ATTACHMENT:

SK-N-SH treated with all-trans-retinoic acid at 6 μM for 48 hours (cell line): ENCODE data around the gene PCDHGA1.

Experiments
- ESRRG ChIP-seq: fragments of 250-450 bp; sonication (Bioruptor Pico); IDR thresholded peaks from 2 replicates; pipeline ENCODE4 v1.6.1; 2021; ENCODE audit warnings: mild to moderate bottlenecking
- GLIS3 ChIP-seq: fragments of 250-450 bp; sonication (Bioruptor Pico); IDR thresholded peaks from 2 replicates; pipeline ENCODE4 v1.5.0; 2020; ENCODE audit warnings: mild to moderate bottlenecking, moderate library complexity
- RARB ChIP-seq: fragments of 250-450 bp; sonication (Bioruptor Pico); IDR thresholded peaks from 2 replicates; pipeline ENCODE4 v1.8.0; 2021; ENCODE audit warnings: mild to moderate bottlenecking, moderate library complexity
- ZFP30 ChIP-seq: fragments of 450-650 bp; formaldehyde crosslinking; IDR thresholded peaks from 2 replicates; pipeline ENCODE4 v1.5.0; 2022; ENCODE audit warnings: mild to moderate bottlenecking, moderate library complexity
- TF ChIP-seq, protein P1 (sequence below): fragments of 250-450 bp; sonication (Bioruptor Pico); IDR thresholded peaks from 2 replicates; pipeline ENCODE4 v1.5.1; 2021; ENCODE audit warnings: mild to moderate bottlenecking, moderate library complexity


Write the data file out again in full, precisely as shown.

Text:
SK-N-SH treated with all-trans-retinoic acid at 6 μM for 48 hours (cell line): ENCODE data around the gene PCDHGA1.

Experiments
- ESRRG ChIP-seq: fragments of 250-450 bp; sonication (Bioruptor Pico); IDR thresholded peaks from 2 replicates; pipeline ENCODE4 v1.6.1; 2021; ENCODE audit warnings: mild to moderate bottlenecking
- GLIS3 ChIP-seq: fragments of 250-450 bp; sonication (Bioruptor Pico); IDR thresholded peaks from 2 replicates; pipeline ENCODE4 v1.5.0; 2020; ENCODE audit warnings: mild to moderate bottlenecking, moderate library complexity
- RARB ChIP-seq: fragments of 250-450 bp; sonication (Bioruptor Pico); IDR thresholded peaks from 2 replicates; pipeline ENCODE4 v1.8.0; 2021; ENCODE audit warnings: mild to moderate bottlenecking, moderate library complexity
- ZFP30 ChIP-seq: fragments of 450-650 bp; formaldehyde crosslinking; IDR thresholded peaks from 2 replicates; pipeline ENCODE4 v1.5.0; 2022; ENCODE audit warnings: mild to moderate bottlenecking, moderate library complexity
- TF ChIP-seq, protein P1 (sequence below): fragments of 250-450 bp; sonication (Bioruptor Pico); IDR thresholded peaks from 2 replicates; pipeline ENCODE4 v1.5.1; 2021; ENCODE audit warnings: mild to moderate bottlenecking, moderate library complexity